What you don’t owe can’t hurt you
by Ivan Serrano
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Naturally, there’s good news and bad news. Most people want the bad news first, and then the good news. Others just prefer to take the good news and never even hear about the bad news… if possible.
When it comes to debt, however, what you don’t know can hurt you. There are times when debt makes sense, and times when it should be avoided like the beach in the middle of a hurricane.
Here are some general guidelines, then we’ll take a look at both bad debt and good debt separately.
General Guidelines for Debt
First of all, let’s look at emergencies. One of the time-honored purposes building your reputation with lenders is building your capacity to deal with unexpected developments such as health-care emergencies, that insurance and savings are not sufficient to handle. At times like these, when life and limb are at stake, debt should be considered.
In general, if you are using your debt as an investment, and the timeframe for paying back the debt roughly coincides with the timeframe for realizing a return on the investment, you should be okay.
If, however, you are planning to use the borrowed money for purposes that can be characterized more as spending rather than investing, then stay away from it.
When evaluating debt, always look at the total amount you will be paying back, not just the amount you are borrowing.
If you have to borrow, find a lender where you will not be penalized for paying your debt back early. Avoid borrowing if there are deterrents to early payment.
Unless the interest rate on your debt is lower than the interest rate on your savings, pay your debt off as quickly as possible. Paying a little extra every time you make a payment is an excellent strategy.
Before attempting to borrow, know your credit score. This will give you a general idea, not only of how much a lending institution might allow you to borrow, but what your interest rate might be as well.
Don’t go into debt without knowing the impact of your new obligations on your current budget.
All debt brings with it some risk. There is no such thing as sure-thing investment. If it sounds too good to be true, it probably is.
Credit card debt is bad debt. Pay your credit cards in full every month. If you can’t do that, pay more than the minimum, and try to avoid adding to the debt. You’ve got to stop digging deeper if you want to get out of that hole.
Avoid buying things that begin with the letter “C” using debt: cars, clothes and consumables. These are things that either lose significant value as soon as you take possession or things that have no resale value whatsoever. In particular, avoid financing recurring services and food purchases.
Using debt to finance purchases of goods and services that are “on sale” is a particularly pernicious practice, as the interest service on the debt will immediately erode any savings you were expecting.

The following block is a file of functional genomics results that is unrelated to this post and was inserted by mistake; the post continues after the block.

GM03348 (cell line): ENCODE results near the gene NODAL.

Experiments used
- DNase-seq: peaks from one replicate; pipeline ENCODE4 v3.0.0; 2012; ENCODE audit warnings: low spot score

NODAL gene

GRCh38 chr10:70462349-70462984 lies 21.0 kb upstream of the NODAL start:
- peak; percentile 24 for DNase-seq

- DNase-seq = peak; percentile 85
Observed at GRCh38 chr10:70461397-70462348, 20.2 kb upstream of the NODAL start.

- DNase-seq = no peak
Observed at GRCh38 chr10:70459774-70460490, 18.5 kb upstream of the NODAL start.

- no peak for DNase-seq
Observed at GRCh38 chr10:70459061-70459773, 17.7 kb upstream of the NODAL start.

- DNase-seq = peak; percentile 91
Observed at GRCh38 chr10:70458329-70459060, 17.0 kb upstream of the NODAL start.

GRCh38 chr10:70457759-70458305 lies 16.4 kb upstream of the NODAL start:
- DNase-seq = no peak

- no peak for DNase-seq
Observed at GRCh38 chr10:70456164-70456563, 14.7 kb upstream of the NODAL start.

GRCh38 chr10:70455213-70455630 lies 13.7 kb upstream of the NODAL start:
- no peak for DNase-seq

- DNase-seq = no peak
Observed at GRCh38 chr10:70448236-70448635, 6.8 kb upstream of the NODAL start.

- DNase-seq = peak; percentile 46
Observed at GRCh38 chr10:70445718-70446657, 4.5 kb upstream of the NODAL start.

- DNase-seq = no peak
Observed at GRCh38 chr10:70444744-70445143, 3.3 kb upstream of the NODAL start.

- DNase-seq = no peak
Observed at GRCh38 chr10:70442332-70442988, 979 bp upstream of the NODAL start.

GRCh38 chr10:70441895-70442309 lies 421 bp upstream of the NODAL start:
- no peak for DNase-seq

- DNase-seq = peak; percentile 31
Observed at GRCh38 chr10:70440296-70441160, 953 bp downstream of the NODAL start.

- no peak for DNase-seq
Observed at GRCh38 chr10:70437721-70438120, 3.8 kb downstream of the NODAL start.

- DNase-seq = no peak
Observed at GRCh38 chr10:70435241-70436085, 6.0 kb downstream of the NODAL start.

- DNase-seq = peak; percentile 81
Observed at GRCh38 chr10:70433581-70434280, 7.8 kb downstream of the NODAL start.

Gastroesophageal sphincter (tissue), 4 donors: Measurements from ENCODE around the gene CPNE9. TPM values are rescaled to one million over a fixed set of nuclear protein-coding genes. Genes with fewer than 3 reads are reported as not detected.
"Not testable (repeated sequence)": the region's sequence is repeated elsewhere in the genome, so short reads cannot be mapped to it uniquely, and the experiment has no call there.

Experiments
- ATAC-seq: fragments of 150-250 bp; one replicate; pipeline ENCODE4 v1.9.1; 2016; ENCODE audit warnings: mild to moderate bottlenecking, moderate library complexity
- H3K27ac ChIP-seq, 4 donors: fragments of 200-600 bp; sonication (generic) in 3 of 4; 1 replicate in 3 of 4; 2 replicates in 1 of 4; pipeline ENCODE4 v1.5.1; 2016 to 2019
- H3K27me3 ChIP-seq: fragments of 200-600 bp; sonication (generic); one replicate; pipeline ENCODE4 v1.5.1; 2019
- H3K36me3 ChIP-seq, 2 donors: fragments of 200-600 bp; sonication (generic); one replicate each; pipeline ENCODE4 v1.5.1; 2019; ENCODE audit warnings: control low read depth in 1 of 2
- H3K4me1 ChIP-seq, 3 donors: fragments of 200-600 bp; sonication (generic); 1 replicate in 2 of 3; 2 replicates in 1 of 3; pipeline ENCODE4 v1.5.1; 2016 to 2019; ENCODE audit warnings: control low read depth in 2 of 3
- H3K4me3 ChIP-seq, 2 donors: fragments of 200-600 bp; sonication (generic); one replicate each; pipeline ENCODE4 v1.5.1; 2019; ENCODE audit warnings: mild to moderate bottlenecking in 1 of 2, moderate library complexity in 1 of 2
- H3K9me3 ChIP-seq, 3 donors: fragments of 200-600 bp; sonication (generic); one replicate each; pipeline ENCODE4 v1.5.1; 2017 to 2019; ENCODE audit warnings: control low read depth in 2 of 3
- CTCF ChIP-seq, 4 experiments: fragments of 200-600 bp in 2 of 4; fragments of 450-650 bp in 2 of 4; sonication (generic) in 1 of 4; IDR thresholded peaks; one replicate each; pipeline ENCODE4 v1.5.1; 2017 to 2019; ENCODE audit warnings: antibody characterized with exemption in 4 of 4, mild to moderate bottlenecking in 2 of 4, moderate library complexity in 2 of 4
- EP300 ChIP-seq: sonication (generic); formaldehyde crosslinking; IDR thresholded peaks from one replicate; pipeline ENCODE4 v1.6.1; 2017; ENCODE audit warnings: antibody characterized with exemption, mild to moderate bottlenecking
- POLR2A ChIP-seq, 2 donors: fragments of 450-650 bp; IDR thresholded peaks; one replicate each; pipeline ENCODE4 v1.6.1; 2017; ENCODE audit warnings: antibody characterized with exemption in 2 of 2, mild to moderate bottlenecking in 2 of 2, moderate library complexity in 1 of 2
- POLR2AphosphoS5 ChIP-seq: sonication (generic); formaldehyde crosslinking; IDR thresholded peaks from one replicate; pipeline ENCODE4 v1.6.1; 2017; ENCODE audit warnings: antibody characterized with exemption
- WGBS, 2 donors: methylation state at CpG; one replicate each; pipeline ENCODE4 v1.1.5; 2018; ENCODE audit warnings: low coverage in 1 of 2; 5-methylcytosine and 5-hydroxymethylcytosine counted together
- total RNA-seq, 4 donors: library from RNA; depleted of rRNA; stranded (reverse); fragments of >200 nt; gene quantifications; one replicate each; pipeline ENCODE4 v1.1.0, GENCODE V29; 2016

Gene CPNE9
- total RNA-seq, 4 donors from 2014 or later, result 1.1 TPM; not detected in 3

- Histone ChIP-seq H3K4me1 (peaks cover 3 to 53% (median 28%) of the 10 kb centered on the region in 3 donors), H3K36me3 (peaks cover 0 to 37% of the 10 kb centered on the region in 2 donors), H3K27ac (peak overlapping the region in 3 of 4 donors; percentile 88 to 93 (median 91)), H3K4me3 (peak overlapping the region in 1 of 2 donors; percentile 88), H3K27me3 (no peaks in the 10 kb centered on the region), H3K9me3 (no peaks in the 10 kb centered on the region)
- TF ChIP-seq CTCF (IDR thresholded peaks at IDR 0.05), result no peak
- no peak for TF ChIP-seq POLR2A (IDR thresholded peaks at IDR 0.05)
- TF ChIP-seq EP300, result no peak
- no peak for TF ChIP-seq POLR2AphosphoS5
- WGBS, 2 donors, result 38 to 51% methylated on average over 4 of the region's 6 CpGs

New cars lose significant value as soon as you drive them off the lot. A far more rational strategy for transportation, if you must own a vehicle, is to pay cash for a used car. Even when buying a vehicle for your business, this strategy will give you more flexibility and freedom in the long run.
Speaking of vehicles, using debt to purchase recreational vehicles like campers and boats is another practice to be avoided. These items are often used very infrequently, but the interest payment rolls around every month, raising the cost per use.
In general, do not finance consumables or non-essentials.
Financing purchases of real property and physical assets that have clear and broadly accepted strategies for liquidating are generally considered good debts. Real estate, both commercial and residential, have historically been considered very reasonable investments.
In general, these are longer-term debts which, because of the higher value, come with lower interest rates. But don’t be fooled, by lower advertised interest rates. Taken over time, they add up dramatically. As with bad debt, it is always wise to consider the total amount you will be paying back rather than the amount you are borrowing.
Of course, taking into account the macroeconomic environment should always be a consideration when evaluating long-term debt.
Higher education has traditionally been considered a good investment as well, but crippling levels of student debt and turn a great job into soul-crushing drudgery and seem more like poverty-driven indentured servitude than launching a career after graduation.
Financing a business is another traditional good investment that is often deemed worthy of debt financing. But, even a great business plan cannot account for all the possible scenarios the marketplace can throw at your business.
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Debt should always be used cautiously and as a last resort, when other alternatives have been exhausted. In fact, it can be argued that “debt free, is the way to be.” While this may be the desired state, it may not be realistic for everyone. That being the case, think twice about any new debt, good or bad, until current debts have been retired. It is impossible to get out of a hole if you keep digging it deeper.